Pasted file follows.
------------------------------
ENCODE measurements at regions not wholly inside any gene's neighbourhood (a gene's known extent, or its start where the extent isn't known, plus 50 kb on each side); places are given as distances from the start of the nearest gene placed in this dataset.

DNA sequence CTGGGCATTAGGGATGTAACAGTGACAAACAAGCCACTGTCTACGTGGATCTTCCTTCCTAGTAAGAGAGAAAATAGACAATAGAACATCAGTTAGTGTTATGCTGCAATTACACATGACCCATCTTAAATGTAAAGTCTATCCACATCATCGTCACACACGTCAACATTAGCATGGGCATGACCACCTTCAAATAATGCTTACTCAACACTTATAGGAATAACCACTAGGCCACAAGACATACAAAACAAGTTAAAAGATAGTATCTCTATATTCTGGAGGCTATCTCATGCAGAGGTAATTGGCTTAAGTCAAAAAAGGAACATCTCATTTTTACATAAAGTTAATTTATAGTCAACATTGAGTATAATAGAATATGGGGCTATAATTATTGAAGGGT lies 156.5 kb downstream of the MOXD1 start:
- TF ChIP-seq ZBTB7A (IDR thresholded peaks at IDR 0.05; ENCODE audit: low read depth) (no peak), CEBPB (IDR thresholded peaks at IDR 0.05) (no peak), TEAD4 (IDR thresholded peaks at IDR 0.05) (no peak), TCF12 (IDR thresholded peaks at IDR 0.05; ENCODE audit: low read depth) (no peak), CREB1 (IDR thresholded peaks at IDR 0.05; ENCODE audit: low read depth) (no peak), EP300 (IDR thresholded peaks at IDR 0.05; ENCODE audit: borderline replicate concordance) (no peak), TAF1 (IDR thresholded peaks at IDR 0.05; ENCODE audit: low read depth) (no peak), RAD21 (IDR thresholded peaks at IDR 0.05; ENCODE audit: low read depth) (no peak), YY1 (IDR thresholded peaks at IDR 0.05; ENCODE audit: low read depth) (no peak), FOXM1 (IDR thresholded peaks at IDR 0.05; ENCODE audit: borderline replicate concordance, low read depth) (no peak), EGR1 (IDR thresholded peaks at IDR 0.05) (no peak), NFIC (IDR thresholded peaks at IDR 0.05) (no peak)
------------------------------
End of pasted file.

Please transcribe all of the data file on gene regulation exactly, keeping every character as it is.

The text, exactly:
ENCODE measurements at regions not wholly inside any gene's neighbourhood (a gene's known extent, or its start where the extent isn't known, plus 50 kb on each side); places are given as distances from the start of the nearest gene placed in this dataset.

DNA sequence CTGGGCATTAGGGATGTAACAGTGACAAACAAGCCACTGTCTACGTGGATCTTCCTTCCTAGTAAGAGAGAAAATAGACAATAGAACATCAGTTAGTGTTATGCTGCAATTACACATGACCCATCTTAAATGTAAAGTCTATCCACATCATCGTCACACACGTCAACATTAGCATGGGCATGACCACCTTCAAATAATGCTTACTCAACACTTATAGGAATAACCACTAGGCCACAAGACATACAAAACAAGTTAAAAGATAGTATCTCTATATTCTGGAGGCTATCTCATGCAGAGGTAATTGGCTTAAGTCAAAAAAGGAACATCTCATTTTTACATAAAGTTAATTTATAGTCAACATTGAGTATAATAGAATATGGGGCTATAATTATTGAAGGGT lies 156.5 kb downstream of the MOXD1 start:
- TF ChIP-seq ZBTB7A (IDR thresholded peaks at IDR 0.05; ENCODE audit: low read depth) (no peak), CEBPB (IDR thresholded peaks at IDR 0.05) (no peak), TEAD4 (IDR thresholded peaks at IDR 0.05) (no peak), TCF12 (IDR thresholded peaks at IDR 0.05; ENCODE audit: low read depth) (no peak), CREB1 (IDR thresholded peaks at IDR 0.05; ENCODE audit: low read depth) (no peak), EP300 (IDR thresholded peaks at IDR 0.05; ENCODE audit: borderline replicate concordance) (no peak), TAF1 (IDR thresholded peaks at IDR 0.05; ENCODE audit: low read depth) (no peak), RAD21 (IDR thresholded peaks at IDR 0.05; ENCODE audit: low read depth) (no peak), YY1 (IDR thresholded peaks at IDR 0.05; ENCODE audit: low read depth) (no peak), FOXM1 (IDR thresholded peaks at IDR 0.05; ENCODE audit: borderline replicate concordance, low read depth) (no peak), EGR1 (IDR thresholded peaks at IDR 0.05) (no peak), NFIC (IDR thresholded peaks at IDR 0.05) (no peak)